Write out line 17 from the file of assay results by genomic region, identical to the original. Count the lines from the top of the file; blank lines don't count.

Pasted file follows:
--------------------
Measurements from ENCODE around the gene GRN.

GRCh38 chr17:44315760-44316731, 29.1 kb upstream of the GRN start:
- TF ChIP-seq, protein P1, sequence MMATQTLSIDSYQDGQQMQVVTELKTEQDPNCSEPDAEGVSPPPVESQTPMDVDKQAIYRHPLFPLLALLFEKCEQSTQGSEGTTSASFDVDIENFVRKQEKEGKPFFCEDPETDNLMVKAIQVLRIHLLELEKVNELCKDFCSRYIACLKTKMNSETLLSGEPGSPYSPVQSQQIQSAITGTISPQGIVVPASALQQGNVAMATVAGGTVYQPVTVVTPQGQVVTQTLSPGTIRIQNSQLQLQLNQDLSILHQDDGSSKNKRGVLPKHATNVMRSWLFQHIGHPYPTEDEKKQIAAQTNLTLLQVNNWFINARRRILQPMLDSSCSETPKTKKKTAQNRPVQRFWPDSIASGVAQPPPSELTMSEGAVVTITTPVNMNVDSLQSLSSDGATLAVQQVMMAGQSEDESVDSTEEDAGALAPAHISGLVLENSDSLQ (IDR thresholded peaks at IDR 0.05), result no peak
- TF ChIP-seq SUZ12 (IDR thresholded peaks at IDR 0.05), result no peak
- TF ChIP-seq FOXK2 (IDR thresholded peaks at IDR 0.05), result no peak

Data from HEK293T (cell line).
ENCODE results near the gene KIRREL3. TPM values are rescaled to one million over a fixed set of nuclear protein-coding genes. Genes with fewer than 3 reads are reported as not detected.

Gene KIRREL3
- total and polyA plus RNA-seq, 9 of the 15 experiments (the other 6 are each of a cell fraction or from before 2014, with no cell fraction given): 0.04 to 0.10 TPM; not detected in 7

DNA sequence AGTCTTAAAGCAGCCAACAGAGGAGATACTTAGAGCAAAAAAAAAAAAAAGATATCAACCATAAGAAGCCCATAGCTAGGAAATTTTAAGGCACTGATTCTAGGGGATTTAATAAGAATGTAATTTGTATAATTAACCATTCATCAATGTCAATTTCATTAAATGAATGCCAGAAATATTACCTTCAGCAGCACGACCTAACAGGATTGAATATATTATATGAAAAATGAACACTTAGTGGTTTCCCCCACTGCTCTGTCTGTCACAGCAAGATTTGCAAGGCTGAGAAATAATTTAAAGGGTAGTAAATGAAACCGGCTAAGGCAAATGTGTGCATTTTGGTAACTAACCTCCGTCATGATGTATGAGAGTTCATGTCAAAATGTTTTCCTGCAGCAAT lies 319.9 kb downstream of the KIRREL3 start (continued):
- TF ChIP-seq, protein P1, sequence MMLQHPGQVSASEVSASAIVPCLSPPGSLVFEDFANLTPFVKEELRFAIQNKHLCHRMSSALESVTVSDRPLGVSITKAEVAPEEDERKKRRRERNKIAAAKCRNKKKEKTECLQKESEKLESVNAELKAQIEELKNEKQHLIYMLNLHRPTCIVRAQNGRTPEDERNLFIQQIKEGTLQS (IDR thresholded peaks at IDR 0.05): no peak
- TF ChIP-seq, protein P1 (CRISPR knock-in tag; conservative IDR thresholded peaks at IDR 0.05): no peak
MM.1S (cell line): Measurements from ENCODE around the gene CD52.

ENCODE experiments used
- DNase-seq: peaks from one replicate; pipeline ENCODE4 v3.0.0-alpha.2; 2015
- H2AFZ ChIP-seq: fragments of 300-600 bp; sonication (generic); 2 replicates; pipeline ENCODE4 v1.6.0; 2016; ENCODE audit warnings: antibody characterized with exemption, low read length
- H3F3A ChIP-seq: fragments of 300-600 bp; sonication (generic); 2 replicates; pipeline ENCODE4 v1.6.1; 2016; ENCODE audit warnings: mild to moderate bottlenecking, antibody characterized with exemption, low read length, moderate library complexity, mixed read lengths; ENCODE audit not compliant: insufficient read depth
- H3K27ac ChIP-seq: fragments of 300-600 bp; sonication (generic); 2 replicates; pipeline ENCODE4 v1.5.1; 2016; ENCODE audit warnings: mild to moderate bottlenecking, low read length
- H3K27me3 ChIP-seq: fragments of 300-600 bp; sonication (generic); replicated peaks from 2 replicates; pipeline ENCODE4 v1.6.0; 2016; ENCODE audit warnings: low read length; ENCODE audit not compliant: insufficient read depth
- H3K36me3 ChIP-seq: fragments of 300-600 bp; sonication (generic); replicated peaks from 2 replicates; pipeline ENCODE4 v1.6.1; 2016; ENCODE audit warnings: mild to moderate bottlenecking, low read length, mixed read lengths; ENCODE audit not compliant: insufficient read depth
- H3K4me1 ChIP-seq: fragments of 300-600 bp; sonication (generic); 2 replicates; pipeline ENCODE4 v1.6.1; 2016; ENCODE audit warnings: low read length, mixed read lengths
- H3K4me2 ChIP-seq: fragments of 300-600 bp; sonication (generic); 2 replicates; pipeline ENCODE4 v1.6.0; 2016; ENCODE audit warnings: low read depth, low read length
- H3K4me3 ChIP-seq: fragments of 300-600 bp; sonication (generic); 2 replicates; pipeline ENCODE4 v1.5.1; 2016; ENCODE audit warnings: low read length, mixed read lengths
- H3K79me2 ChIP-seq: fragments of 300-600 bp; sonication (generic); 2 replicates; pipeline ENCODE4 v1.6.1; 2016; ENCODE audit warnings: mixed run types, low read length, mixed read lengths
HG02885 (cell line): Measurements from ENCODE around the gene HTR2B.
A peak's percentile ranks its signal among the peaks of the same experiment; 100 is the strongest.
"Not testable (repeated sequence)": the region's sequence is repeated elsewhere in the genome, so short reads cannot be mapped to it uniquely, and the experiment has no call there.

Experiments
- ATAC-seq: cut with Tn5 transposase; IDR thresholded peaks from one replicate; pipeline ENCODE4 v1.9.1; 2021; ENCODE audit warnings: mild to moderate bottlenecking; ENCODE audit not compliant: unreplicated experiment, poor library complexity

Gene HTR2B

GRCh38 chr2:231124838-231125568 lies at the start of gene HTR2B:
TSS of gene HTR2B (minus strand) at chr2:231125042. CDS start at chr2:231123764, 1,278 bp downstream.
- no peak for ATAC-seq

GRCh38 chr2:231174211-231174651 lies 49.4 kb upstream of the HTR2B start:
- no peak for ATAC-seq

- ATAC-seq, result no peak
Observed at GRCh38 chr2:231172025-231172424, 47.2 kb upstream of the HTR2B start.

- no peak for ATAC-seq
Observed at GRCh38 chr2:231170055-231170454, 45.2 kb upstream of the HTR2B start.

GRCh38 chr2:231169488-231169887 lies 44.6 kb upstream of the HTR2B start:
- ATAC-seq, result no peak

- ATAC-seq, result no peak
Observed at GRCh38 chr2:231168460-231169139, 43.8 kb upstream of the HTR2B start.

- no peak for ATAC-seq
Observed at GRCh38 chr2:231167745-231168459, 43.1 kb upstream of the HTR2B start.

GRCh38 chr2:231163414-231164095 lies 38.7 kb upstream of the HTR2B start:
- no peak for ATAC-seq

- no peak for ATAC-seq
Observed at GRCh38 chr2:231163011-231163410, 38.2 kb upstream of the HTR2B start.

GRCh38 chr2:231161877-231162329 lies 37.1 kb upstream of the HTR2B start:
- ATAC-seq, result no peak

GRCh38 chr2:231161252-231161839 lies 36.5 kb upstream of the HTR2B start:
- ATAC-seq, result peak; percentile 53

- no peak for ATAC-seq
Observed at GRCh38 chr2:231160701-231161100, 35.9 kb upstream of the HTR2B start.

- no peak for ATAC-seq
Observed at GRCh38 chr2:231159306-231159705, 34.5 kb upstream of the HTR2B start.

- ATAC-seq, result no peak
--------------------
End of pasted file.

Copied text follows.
- H3F3A ChIP-seq: fragments of 300-600 bp; sonication (generic); 2 replicates; pipeline ENCODE4 v1.6.1; 2016; ENCODE audit warnings: mild to moderate bottlenecking, antibody characterized with exemption, low read length, moderate library complexity, mixed read lengths; ENCODE audit not compliant: insufficient read depth